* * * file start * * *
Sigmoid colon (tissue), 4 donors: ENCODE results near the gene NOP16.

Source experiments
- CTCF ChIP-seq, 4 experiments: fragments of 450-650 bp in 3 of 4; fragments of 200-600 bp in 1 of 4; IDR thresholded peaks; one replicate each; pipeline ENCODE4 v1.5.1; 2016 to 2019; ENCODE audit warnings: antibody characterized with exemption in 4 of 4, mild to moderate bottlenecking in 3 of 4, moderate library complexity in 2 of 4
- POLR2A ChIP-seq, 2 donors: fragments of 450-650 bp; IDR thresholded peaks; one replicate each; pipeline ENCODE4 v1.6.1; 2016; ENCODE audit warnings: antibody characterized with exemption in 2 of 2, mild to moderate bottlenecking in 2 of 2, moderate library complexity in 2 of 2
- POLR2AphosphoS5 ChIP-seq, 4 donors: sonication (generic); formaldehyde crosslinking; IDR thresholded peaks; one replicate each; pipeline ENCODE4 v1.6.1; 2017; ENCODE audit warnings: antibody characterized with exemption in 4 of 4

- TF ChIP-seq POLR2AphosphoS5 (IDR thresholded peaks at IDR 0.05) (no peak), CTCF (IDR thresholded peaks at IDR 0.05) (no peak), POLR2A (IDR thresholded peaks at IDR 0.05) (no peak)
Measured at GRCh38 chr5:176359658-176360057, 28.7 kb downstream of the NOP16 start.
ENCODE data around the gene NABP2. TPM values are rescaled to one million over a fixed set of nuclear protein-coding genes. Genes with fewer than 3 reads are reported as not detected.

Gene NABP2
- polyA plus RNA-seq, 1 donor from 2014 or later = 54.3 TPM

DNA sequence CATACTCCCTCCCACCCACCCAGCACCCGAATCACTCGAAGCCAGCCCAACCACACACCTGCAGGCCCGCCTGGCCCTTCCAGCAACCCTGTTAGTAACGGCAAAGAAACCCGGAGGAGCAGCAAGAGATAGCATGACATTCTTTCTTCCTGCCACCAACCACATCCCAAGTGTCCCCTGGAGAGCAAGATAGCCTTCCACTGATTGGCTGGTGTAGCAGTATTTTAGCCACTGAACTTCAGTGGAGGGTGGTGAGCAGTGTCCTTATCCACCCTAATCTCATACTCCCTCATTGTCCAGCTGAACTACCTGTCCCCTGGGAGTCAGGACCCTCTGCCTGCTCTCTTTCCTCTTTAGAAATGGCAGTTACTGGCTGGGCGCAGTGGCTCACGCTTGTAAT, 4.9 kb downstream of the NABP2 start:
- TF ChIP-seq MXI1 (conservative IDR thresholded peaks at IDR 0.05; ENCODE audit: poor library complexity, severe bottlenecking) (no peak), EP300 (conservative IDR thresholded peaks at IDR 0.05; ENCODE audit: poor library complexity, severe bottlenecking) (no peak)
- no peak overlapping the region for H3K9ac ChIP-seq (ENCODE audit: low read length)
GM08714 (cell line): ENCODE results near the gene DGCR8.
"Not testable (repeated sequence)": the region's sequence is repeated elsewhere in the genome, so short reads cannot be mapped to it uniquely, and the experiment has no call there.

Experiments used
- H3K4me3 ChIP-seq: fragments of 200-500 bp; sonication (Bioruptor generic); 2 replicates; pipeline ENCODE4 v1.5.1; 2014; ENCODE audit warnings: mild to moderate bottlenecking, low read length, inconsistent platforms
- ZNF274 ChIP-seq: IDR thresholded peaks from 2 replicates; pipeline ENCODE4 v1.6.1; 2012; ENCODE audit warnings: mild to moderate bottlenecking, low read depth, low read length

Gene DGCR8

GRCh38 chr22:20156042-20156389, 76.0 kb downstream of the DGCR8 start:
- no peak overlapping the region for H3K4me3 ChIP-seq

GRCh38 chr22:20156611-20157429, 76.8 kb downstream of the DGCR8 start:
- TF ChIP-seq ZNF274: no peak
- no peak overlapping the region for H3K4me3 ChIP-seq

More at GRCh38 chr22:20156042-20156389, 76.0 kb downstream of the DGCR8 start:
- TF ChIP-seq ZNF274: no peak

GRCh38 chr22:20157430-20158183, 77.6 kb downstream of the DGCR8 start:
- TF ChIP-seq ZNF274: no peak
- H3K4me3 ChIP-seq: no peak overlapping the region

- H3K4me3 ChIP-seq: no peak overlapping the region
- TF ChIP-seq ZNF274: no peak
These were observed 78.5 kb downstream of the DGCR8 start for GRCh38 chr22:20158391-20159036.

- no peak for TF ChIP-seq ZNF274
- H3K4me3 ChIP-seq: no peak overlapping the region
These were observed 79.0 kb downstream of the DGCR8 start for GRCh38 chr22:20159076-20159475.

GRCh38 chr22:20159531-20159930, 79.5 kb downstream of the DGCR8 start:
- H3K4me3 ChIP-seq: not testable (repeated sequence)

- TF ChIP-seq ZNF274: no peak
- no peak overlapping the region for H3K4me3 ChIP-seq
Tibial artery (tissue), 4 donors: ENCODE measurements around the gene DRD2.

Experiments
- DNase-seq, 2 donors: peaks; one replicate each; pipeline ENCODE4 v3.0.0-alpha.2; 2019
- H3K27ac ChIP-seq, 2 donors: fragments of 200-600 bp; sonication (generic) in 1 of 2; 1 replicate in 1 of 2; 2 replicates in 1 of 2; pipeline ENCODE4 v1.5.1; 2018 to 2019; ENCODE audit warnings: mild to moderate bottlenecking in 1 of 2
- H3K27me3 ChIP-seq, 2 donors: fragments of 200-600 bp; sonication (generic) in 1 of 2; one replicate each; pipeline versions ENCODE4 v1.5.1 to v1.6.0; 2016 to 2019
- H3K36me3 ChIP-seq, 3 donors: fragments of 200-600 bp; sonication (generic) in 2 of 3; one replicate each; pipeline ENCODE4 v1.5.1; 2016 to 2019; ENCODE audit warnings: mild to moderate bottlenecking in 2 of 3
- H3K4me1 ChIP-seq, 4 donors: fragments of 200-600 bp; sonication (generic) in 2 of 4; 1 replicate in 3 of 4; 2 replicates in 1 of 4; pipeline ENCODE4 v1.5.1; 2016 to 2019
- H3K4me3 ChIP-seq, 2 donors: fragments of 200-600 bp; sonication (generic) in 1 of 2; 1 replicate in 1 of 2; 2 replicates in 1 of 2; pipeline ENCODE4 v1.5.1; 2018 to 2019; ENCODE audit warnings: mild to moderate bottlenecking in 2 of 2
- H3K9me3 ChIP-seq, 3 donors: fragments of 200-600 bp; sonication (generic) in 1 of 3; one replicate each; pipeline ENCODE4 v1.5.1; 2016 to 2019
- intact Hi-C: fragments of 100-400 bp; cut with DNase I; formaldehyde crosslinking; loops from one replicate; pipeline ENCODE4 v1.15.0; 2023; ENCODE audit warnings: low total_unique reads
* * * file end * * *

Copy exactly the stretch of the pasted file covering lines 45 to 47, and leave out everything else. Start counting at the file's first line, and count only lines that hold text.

- H3K36me3 ChIP-seq, 3 donors: fragments of 200-600 bp; sonication (generic) in 2 of 3; one replicate each; pipeline ENCODE4 v1.5.1; 2016 to 2019; ENCODE audit warnings: mild to moderate bottlenecking in 2 of 3
- H3K4me1 ChIP-seq, 4 donors: fragments of 200-600 bp; sonication (generic) in 2 of 4; 1 replicate in 3 of 4; 2 replicates in 1 of 4; pipeline ENCODE4 v1.5.1; 2016 to 2019
- H3K4me3 ChIP-seq, 2 donors: fragments of 200-600 bp; sonication (generic) in 1 of 2; 1 replicate in 1 of 2; 2 replicates in 1 of 2; pipeline ENCODE4 v1.5.1; 2018 to 2019; ENCODE audit warnings: mild to moderate bottlenecking in 2 of 2